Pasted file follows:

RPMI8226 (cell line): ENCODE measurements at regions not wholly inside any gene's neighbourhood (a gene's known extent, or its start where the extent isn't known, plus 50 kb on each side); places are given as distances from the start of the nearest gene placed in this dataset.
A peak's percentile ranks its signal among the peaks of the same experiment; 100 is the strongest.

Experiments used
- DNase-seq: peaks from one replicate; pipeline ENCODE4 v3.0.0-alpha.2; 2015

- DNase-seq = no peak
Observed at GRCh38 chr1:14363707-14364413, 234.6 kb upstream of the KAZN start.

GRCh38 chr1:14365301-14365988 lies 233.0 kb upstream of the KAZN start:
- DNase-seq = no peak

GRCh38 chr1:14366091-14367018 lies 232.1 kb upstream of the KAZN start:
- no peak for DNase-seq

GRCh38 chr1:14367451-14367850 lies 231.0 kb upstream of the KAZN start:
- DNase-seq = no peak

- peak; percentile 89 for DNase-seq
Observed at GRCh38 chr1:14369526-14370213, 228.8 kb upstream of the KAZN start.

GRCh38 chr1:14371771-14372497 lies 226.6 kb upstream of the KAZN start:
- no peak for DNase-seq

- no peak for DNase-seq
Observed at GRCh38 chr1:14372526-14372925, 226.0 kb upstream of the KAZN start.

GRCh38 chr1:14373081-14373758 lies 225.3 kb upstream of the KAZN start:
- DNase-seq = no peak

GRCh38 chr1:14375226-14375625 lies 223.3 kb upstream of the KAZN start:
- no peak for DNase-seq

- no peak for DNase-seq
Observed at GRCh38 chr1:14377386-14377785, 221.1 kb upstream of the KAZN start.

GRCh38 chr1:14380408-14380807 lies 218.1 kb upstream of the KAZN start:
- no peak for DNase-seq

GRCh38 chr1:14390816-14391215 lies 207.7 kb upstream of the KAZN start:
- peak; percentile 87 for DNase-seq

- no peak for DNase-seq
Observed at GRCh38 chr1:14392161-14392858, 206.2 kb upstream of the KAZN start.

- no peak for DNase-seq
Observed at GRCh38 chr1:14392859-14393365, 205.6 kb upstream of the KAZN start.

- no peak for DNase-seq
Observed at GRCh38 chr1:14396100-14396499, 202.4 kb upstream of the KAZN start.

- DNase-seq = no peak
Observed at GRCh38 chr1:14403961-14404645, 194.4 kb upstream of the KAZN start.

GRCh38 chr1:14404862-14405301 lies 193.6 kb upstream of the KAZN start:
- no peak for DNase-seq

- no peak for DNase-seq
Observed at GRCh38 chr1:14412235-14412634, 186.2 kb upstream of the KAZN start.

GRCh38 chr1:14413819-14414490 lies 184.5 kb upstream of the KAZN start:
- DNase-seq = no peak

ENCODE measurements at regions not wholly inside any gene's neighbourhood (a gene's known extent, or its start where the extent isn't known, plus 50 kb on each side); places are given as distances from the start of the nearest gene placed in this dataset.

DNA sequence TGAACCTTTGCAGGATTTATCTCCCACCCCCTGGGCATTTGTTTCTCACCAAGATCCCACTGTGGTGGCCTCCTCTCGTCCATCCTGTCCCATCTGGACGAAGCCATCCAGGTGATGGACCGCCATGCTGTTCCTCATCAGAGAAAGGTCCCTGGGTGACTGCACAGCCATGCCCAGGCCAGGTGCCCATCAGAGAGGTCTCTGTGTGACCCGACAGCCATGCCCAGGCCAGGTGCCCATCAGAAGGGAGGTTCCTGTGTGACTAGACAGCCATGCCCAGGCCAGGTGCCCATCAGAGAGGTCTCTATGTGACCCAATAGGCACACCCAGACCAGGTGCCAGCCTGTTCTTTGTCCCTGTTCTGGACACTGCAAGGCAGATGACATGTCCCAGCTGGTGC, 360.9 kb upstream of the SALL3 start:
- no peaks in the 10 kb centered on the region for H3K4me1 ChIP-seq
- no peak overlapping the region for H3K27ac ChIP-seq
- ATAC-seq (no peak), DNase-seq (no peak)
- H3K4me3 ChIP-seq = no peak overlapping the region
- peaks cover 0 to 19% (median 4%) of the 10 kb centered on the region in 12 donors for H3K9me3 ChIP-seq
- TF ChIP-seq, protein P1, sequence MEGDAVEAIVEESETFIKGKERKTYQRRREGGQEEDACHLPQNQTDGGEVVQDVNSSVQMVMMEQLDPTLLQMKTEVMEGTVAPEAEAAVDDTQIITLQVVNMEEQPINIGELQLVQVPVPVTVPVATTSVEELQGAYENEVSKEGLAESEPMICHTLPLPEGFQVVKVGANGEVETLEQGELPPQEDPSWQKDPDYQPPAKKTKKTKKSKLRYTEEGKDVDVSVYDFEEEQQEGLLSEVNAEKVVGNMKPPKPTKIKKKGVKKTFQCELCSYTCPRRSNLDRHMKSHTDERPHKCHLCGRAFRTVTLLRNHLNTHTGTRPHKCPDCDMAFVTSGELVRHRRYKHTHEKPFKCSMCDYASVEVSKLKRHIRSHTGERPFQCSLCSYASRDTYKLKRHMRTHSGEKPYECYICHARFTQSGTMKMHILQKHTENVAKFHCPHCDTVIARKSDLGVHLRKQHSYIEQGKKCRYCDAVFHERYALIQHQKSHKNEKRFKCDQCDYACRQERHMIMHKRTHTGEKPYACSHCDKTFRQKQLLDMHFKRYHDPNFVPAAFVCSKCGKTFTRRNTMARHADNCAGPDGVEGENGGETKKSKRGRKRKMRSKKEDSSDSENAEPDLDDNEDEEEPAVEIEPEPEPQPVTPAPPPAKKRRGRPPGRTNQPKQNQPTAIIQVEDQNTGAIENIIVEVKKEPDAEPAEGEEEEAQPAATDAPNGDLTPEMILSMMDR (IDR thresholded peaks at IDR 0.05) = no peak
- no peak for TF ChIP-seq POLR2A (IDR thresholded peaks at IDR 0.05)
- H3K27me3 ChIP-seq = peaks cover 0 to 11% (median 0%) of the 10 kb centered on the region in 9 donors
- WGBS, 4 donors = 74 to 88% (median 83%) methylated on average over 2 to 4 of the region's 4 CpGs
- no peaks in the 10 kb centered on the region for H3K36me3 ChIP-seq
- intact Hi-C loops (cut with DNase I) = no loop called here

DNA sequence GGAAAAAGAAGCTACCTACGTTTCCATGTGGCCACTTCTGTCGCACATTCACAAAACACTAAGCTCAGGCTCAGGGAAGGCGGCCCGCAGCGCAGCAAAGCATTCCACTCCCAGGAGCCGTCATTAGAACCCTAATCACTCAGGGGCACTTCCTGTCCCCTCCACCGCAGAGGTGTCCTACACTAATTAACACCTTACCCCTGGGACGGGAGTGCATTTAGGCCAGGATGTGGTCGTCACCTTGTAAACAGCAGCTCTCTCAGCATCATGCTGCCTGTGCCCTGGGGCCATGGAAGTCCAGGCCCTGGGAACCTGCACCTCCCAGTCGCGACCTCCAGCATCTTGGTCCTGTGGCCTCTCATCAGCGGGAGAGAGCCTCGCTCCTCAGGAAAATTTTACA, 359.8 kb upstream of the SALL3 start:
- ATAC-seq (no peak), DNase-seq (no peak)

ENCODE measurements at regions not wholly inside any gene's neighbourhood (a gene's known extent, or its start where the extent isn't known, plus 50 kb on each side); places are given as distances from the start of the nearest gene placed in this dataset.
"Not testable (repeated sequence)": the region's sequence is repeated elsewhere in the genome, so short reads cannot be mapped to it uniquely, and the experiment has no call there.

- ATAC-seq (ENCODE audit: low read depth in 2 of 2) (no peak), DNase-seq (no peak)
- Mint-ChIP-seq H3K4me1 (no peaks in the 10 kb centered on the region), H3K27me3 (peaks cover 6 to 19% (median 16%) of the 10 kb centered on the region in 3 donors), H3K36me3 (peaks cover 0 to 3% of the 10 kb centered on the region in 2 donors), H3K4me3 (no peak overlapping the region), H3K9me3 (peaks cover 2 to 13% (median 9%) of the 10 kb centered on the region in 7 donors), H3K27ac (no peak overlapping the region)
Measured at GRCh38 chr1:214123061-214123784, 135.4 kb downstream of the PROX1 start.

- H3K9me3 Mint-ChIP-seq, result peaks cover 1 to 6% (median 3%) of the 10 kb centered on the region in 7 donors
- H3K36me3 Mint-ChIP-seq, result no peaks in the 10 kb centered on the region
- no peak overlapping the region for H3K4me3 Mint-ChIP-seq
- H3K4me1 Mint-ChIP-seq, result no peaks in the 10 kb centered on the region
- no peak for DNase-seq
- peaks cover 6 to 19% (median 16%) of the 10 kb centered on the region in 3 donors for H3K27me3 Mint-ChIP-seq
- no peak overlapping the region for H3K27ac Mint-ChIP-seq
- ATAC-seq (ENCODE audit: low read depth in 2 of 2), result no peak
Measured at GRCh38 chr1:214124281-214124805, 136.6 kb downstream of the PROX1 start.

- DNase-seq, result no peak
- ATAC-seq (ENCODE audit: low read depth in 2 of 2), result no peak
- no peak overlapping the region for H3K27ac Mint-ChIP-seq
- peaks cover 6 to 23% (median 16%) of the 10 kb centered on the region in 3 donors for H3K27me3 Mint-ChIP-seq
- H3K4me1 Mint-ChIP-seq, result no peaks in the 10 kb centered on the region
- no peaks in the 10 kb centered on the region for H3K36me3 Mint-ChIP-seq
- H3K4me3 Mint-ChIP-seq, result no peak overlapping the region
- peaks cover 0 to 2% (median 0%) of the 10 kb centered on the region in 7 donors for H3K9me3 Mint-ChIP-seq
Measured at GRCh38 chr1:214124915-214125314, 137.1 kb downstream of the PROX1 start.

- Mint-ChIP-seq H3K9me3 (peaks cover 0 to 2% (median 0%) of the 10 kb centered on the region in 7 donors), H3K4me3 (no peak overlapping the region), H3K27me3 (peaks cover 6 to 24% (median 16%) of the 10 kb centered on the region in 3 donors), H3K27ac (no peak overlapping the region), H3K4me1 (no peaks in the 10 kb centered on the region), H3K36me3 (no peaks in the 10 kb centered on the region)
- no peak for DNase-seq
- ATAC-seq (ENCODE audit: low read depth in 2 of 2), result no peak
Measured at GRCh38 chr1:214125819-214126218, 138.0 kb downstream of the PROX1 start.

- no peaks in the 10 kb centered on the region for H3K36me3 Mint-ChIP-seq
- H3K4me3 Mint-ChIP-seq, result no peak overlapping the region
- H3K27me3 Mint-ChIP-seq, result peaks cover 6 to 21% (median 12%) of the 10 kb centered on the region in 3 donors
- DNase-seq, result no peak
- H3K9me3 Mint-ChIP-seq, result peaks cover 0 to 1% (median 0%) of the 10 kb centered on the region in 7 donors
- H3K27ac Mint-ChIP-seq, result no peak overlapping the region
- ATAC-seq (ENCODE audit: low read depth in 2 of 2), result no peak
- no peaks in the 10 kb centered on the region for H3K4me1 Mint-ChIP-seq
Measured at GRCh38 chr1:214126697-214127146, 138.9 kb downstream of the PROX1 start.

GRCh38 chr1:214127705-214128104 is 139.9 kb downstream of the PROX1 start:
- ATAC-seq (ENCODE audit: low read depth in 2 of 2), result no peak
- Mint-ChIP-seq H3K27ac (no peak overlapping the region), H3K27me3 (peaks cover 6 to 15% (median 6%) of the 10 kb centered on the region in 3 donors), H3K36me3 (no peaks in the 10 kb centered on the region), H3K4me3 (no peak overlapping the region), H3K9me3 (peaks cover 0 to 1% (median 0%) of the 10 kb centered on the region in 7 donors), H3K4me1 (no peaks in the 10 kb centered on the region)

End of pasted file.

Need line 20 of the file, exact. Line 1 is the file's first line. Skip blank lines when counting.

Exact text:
- DNase-seq = no peak